We study stem cells because they can be used to treat and study a variety of human diseases. Human stem cells can be derived from embryos, or they can be produced from patients using a revolutionary technique known as reprogramming. Remarkably, in some mammals, stem cells can be derived from the fetal membranes (such as the placenta) as well. Stem cells from the fetal membranes are important because they provide an exciting new approach to studying infertility, birth defects, cardiac and brain formation, and even Zika virus infection.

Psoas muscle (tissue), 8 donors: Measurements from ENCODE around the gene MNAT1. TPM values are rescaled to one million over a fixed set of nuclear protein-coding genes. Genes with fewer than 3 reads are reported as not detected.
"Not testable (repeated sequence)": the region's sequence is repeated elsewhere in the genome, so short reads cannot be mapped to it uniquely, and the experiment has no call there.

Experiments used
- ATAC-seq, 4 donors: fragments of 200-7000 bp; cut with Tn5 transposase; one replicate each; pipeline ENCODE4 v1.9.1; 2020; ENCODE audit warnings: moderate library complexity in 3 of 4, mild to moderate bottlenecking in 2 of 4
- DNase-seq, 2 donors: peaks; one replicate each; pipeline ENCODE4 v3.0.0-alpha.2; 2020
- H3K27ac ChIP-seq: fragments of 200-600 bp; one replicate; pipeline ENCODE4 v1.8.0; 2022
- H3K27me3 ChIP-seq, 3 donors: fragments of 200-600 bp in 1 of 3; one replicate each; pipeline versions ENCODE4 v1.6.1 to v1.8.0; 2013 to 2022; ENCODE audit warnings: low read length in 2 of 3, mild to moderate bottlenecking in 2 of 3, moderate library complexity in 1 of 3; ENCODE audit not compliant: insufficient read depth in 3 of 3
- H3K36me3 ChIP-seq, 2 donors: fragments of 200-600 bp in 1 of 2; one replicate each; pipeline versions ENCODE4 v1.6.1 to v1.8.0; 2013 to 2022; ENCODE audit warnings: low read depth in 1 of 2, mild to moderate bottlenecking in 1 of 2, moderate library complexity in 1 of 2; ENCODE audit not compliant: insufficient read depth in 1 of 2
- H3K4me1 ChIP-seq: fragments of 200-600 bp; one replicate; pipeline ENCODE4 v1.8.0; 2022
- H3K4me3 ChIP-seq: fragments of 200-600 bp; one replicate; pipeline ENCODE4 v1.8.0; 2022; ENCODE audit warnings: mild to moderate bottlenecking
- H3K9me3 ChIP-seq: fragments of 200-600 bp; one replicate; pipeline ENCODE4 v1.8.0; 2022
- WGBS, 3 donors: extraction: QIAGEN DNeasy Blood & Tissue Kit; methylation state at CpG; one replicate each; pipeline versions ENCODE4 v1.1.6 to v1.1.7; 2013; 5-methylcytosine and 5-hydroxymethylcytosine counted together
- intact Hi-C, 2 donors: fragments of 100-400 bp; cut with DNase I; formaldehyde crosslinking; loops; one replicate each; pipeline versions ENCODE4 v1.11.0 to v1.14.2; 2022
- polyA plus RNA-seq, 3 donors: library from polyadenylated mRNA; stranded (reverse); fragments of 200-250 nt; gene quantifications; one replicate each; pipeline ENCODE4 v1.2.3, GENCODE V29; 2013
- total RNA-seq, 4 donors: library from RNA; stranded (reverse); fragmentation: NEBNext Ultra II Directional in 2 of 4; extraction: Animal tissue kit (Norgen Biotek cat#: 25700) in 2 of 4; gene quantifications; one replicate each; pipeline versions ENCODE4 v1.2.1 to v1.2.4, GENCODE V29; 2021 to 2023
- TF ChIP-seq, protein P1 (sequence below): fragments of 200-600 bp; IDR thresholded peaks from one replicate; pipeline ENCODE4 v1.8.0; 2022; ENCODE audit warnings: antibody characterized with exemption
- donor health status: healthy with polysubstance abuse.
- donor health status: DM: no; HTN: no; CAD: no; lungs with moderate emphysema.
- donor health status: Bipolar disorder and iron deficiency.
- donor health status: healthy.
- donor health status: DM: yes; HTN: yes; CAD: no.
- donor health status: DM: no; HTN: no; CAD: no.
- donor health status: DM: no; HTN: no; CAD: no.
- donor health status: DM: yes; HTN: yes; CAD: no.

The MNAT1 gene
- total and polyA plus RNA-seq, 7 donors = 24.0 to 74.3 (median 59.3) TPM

My lab uses stem cells approaches (differentiation, reprogramming), mouse genetic approaches (targeting, Cas9/CRISPR), genome-wide approaches (ChIP-seq, RNA-seq), single-cell approaches (flow cytometry, confocal microscopy), and proteomic approaches (western blot, mass spec) to discover how molecules instruct cell behavior. The product of our investigations is the discovery of how mutations and environmental insults cause human diseases and how to create and use stem cells to address these causes.